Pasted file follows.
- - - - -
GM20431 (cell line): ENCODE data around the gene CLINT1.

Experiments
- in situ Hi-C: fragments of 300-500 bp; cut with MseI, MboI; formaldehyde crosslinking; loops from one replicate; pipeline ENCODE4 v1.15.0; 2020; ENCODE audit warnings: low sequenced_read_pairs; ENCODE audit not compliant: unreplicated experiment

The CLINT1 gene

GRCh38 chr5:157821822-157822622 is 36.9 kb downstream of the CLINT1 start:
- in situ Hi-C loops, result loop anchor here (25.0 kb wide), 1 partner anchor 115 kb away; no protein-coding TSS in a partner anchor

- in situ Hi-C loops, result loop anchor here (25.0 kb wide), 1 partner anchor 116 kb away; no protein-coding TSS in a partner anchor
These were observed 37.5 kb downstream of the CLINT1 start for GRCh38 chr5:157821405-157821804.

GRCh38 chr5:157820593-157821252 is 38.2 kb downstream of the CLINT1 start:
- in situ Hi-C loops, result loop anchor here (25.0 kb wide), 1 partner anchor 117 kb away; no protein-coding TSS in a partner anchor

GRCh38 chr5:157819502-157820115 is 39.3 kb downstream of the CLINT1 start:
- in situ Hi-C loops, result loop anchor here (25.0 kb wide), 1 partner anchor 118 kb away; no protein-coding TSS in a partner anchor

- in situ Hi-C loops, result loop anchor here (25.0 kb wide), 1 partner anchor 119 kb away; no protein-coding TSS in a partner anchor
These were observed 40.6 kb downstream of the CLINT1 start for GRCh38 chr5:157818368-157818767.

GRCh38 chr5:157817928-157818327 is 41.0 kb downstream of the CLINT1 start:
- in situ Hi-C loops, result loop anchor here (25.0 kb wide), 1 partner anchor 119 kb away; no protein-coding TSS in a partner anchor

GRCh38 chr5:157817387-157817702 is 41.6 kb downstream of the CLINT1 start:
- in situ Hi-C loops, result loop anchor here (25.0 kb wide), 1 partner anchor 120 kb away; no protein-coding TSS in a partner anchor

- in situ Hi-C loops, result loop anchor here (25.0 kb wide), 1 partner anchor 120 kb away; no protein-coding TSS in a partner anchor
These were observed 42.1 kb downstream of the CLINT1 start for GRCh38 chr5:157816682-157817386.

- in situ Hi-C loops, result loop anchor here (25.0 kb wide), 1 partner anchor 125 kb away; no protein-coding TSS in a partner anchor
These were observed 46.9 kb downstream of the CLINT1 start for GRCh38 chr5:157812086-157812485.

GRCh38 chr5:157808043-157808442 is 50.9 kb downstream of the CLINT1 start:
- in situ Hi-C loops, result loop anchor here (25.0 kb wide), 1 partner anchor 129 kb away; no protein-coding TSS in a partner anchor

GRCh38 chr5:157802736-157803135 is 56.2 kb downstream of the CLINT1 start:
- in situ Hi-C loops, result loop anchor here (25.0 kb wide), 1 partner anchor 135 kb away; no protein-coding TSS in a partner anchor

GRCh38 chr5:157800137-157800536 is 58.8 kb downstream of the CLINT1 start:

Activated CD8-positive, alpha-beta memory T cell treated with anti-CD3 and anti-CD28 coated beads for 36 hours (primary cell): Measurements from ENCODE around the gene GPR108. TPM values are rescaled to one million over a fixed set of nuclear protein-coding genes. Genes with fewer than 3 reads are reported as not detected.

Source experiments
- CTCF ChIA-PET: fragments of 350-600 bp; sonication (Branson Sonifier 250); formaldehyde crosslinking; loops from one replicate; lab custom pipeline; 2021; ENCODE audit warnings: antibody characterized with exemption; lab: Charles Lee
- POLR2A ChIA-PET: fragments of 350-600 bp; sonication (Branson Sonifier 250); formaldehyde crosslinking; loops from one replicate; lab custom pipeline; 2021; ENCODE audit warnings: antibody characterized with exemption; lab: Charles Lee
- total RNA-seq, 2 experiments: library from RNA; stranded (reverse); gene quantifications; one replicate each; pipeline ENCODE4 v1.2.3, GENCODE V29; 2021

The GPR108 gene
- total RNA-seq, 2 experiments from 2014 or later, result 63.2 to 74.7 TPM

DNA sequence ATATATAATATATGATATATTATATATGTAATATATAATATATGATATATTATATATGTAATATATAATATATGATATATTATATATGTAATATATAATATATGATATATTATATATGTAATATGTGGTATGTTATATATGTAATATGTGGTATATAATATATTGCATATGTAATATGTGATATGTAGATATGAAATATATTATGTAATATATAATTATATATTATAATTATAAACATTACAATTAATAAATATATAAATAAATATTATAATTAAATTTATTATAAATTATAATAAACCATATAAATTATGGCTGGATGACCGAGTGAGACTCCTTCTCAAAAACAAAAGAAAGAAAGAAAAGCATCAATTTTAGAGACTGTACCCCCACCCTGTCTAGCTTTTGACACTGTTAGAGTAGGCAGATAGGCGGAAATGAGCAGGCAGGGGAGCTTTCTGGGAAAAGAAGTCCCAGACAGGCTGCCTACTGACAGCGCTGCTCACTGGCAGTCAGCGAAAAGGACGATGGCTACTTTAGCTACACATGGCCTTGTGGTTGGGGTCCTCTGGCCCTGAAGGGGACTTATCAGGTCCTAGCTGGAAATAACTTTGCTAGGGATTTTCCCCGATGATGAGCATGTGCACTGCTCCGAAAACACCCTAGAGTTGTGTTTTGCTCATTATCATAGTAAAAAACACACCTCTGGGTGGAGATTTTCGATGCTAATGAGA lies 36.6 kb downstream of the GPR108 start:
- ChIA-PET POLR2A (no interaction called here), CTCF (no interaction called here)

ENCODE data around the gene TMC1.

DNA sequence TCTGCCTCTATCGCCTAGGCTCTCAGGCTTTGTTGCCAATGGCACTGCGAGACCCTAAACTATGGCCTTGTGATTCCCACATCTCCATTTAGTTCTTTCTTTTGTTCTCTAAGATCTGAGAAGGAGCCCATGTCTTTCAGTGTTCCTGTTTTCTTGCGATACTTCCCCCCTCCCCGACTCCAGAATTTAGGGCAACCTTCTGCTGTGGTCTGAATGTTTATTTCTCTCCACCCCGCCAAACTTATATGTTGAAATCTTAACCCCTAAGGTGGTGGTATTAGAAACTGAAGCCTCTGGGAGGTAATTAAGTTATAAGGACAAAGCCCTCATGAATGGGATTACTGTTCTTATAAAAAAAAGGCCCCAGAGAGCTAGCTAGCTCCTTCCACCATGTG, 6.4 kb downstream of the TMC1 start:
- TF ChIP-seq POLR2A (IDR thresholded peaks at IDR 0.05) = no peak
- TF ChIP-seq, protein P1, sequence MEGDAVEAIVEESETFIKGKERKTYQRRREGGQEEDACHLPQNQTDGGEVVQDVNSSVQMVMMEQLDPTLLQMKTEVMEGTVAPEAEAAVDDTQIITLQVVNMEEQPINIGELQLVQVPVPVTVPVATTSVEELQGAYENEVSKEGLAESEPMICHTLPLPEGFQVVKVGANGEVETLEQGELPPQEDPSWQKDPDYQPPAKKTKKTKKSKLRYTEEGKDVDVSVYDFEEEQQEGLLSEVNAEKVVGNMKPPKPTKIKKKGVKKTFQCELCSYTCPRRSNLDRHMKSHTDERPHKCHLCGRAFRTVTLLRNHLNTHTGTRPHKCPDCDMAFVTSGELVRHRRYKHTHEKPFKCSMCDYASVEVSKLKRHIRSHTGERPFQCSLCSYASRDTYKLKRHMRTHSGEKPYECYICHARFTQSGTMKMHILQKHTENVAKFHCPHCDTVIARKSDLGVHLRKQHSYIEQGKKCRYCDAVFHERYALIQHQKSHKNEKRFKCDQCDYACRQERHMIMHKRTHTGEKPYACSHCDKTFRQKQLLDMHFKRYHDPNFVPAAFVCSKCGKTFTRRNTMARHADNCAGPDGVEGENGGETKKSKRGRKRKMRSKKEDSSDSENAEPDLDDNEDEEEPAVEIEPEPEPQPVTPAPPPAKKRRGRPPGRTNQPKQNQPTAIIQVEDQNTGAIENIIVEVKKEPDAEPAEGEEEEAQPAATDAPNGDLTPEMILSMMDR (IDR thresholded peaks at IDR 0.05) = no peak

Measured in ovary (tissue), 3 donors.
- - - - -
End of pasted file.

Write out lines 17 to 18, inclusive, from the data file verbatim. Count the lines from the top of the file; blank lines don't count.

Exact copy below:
GRCh38 chr5:157817387-157817702 is 41.6 kb downstream of the CLINT1 start:
- in situ Hi-C loops, result loop anchor here (25.0 kb wide), 1 partner anchor 120 kb away; no protein-coding TSS in a partner anchor